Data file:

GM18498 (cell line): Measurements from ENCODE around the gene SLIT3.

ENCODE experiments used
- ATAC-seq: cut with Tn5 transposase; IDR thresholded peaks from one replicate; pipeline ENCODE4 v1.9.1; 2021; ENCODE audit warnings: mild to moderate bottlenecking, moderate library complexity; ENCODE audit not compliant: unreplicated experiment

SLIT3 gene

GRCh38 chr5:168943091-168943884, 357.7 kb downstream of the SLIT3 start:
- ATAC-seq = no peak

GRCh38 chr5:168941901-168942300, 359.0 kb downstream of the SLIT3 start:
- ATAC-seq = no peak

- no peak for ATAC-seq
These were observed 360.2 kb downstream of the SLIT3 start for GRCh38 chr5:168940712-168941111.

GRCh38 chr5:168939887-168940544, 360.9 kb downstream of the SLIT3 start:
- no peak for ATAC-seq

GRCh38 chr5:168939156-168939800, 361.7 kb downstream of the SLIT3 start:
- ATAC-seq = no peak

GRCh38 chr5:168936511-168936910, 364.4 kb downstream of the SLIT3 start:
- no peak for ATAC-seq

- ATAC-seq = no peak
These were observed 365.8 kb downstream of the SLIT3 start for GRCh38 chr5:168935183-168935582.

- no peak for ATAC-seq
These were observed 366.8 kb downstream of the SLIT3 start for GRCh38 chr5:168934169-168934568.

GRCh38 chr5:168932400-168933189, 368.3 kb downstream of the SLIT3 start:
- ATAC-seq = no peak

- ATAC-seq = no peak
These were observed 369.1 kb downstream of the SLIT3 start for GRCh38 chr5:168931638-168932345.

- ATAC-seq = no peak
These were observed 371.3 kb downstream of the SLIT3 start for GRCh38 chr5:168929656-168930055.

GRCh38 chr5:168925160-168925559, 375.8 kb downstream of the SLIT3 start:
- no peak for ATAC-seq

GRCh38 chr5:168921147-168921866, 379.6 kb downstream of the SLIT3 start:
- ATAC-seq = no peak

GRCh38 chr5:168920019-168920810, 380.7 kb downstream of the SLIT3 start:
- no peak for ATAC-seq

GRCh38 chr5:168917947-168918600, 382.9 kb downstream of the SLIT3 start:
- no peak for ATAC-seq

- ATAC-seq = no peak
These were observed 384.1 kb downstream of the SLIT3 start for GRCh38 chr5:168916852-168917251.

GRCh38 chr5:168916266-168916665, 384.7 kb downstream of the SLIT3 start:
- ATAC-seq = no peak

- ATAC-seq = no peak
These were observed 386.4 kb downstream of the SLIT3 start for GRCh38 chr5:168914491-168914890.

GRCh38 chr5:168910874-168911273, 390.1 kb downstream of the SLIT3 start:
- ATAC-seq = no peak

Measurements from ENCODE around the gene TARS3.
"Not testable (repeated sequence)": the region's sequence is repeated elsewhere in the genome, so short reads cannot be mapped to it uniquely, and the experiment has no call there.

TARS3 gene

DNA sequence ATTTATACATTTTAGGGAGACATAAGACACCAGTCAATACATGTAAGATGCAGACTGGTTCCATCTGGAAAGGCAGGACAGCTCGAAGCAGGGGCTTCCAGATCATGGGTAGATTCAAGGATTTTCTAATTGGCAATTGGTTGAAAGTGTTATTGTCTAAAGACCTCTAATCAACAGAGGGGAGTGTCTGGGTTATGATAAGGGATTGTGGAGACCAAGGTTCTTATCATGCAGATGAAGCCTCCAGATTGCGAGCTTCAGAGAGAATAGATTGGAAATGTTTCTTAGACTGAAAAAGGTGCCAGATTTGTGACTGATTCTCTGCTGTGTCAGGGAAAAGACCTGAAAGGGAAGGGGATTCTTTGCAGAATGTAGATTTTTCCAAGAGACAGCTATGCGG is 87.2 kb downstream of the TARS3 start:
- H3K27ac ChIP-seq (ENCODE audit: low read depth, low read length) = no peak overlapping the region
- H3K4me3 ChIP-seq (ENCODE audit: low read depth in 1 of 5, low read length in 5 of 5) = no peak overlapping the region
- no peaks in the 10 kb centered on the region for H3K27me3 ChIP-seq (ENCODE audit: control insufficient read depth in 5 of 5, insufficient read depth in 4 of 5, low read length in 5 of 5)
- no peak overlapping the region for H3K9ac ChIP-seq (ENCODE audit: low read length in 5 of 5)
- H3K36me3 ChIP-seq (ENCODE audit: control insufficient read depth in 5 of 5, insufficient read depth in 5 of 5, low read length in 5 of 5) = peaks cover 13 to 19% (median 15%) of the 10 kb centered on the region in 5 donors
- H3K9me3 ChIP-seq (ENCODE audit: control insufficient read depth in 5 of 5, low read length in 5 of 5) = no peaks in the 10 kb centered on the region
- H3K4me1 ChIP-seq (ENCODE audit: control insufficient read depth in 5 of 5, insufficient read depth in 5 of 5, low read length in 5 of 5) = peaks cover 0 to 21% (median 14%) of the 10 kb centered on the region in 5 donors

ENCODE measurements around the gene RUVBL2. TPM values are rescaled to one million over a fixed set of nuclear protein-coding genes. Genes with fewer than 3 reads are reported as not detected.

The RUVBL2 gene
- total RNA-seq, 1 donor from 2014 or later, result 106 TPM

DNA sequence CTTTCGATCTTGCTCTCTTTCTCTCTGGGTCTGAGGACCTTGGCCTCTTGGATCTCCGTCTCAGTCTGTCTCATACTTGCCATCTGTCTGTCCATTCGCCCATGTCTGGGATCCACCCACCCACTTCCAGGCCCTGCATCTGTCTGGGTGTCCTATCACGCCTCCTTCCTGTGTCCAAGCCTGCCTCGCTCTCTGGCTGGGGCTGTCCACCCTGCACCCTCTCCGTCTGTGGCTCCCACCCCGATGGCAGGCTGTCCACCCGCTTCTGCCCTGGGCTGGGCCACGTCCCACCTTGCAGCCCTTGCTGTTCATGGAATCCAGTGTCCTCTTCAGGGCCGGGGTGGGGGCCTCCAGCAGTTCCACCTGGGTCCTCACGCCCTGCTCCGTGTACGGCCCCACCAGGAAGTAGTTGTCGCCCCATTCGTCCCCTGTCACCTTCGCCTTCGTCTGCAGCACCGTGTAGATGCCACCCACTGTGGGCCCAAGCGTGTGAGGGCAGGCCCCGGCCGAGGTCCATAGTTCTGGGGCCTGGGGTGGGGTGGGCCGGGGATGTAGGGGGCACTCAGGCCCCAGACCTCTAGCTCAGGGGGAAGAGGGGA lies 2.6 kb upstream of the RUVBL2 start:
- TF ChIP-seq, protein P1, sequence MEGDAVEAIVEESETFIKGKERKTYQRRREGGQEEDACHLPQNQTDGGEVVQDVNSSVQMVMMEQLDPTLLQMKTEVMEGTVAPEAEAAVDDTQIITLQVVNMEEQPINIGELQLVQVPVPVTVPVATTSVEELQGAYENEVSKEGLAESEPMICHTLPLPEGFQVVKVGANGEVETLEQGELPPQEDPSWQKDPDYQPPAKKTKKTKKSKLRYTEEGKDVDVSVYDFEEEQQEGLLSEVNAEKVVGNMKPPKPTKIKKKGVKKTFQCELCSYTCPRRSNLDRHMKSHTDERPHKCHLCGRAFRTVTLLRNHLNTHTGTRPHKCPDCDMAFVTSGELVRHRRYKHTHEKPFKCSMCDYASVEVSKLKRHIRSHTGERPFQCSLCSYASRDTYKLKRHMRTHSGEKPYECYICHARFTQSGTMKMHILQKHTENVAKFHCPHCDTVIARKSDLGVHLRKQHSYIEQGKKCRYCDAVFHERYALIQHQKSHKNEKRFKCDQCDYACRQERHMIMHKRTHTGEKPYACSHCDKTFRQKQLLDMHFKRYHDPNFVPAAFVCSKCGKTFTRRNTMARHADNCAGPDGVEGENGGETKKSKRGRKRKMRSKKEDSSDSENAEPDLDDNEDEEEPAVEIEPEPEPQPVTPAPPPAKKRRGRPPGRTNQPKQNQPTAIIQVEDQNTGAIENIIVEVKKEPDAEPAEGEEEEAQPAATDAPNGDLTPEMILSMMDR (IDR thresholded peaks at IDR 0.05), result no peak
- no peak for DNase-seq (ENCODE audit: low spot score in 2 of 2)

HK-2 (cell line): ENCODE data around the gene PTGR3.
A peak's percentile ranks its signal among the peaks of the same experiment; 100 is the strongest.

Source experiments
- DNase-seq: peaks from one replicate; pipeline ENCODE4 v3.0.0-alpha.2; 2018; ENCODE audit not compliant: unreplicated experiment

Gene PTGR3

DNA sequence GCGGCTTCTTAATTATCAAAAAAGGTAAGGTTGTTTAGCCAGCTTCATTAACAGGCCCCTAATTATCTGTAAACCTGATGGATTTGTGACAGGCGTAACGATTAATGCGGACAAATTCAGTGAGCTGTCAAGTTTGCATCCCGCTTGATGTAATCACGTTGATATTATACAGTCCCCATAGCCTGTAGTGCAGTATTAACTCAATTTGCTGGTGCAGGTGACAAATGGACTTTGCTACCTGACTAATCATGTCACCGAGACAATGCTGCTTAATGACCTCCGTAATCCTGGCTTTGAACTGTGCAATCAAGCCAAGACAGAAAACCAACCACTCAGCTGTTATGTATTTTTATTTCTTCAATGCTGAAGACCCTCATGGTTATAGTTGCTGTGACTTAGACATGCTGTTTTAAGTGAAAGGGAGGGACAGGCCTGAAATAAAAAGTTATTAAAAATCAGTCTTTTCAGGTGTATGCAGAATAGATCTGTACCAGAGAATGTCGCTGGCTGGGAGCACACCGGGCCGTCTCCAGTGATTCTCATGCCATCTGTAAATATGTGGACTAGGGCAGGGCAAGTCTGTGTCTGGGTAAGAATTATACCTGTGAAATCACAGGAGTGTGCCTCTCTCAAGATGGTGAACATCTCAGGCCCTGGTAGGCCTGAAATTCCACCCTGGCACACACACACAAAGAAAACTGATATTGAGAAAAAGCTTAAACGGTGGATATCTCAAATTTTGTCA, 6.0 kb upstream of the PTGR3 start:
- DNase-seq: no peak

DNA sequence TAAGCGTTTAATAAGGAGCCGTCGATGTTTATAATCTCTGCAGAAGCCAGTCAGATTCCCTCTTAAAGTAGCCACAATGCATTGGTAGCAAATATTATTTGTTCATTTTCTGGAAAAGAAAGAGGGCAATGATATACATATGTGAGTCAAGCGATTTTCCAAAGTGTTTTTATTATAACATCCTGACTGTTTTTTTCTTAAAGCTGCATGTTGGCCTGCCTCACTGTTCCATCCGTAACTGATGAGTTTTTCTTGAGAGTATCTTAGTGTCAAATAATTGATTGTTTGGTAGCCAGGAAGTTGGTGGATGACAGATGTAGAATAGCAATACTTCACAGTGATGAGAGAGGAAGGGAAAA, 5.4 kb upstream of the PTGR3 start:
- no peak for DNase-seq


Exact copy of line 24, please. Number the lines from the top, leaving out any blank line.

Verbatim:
These were observed 369.1 kb downstream of the SLIT3 start for GRCh38 chr5:168931638-168932345.